Northern Ireland

Civil rights activist Rev Jesse Jackson visits Derry

The civil rights activist, Reverend Jesse Jackson, has praised the progress made by the communities of Northern Ireland.

On a two day visit, he presented a civil rights award in Londonderry and also met victims of the Troubles from both communities in Belfast.

"We have learned a bad lesson well," he said. "We have learned to survive apart.

"We must learn to live together and not co-annihilate each other."

He said there had been an improvement in the situation in Northern Ireland after the departure of troops from the streets.

"We see Christians, Catholics and Protestants relating more freely. They look back on the occupation of the past as an ancient thing and wrong.

"But unfinished business remains, so the issue is education, healthcare, job creating and home construction."

The Presbyterian Minister, Rev David Latimer, praised Rev Jackson's visit.

"He understands. He has been through the pain and he described it in lovely biblical language.

"The crucifixion has been grim for the people of America and grim for the people of Northern Ireland but this is not a hopeless situation because there is a hope of resurrection."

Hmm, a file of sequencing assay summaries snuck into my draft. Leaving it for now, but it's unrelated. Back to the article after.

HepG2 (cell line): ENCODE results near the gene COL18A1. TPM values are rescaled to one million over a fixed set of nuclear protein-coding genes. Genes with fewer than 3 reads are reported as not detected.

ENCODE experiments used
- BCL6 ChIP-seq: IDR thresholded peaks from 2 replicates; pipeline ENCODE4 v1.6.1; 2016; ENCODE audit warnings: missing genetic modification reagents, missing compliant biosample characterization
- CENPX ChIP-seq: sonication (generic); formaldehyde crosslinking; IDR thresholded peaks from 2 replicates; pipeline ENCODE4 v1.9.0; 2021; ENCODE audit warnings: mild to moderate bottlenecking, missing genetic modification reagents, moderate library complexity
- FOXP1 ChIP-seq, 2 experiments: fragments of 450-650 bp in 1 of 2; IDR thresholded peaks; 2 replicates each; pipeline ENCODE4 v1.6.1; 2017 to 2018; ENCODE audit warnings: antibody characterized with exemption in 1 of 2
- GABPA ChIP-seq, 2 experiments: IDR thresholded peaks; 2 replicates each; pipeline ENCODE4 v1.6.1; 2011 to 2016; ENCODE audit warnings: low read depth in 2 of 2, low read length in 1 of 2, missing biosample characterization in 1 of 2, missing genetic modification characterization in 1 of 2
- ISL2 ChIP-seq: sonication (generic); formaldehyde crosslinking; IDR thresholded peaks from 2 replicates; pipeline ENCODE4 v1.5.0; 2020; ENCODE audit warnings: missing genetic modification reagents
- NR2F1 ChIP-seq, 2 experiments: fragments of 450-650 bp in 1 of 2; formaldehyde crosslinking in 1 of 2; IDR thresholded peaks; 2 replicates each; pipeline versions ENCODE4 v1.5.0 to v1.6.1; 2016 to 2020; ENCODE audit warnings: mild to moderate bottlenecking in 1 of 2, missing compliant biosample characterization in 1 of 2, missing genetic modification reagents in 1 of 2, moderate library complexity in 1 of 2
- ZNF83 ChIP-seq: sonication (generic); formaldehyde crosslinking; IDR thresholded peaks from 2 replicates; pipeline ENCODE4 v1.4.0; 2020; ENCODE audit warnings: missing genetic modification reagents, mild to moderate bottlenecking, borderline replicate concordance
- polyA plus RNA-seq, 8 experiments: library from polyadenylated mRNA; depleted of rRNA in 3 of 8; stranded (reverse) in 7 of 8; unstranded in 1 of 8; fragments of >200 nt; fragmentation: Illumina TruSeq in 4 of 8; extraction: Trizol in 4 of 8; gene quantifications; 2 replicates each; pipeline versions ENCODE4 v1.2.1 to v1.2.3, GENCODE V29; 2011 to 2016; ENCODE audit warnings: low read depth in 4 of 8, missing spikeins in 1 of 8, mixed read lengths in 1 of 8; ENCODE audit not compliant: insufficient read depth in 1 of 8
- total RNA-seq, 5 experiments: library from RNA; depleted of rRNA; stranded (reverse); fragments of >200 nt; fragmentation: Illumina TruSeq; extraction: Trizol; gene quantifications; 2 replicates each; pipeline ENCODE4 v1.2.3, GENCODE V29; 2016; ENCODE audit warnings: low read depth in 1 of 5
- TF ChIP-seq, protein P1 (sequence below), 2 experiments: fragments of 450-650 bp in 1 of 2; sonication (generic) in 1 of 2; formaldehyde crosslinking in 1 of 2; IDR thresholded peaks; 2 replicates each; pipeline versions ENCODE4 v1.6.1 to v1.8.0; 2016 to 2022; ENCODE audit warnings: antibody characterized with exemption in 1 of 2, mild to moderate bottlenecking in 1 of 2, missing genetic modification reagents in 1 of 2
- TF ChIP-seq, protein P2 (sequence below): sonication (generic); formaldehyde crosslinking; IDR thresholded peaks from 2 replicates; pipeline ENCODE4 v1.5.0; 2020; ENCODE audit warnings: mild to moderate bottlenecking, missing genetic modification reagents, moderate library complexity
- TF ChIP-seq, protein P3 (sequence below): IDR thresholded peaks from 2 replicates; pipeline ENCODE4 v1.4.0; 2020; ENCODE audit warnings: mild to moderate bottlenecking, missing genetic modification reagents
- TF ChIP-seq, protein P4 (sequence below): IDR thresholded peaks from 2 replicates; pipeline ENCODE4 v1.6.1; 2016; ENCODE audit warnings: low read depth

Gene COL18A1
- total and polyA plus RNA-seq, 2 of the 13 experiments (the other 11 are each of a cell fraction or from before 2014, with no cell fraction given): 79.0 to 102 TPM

During his visit to Derry, Rev Jackson presented the Henry Cunningham Human Rights Award to Mairead O'Doherty, a pupil at Crana college in Buncrana.

Henry Cunningham, a teenager from Carndonagh, was shot dead by the UVF in 1973.

The Pat Finucane centre's Paul O'Connor arranged the visit.

"There's an entire generation for whom this is completely history.

"They've learnt about Martin Luther King, and they're standing up in the Guildhall receiving a prize for someone who was with Martin Luther King.

"I think that's incredibly important."

Rev Jackson also called on President Barack Obama to visit Derry and Belfast when he comes to Ireland.

"The soil of Ireland is in Dublin but the soul of Ireland is in Belfast and in Derry," he said.

"It's where the struggles took place. It's where blood was spilled."

He said that the events on the streets of Derry on 30 January 1972 were foreshadowed a few years earlier in America.

"We in America identify very much with the struggles in Ireland and in 1965 when we saw the march for the right to vote beaten back by fire hoses and dogs and horses and the state troopers it was called Bloody Sunday.

"And after Bloody Sunday came ultimately our resurrection from the crucifixion.

"In 1972 you had your Bloody Sunday here in Derry and yet from the blood of the martyrs is redemptive.

"The blood of the innocent is powerful, so there is a new Ireland today.

"There is a new relationship with Britain because of this place."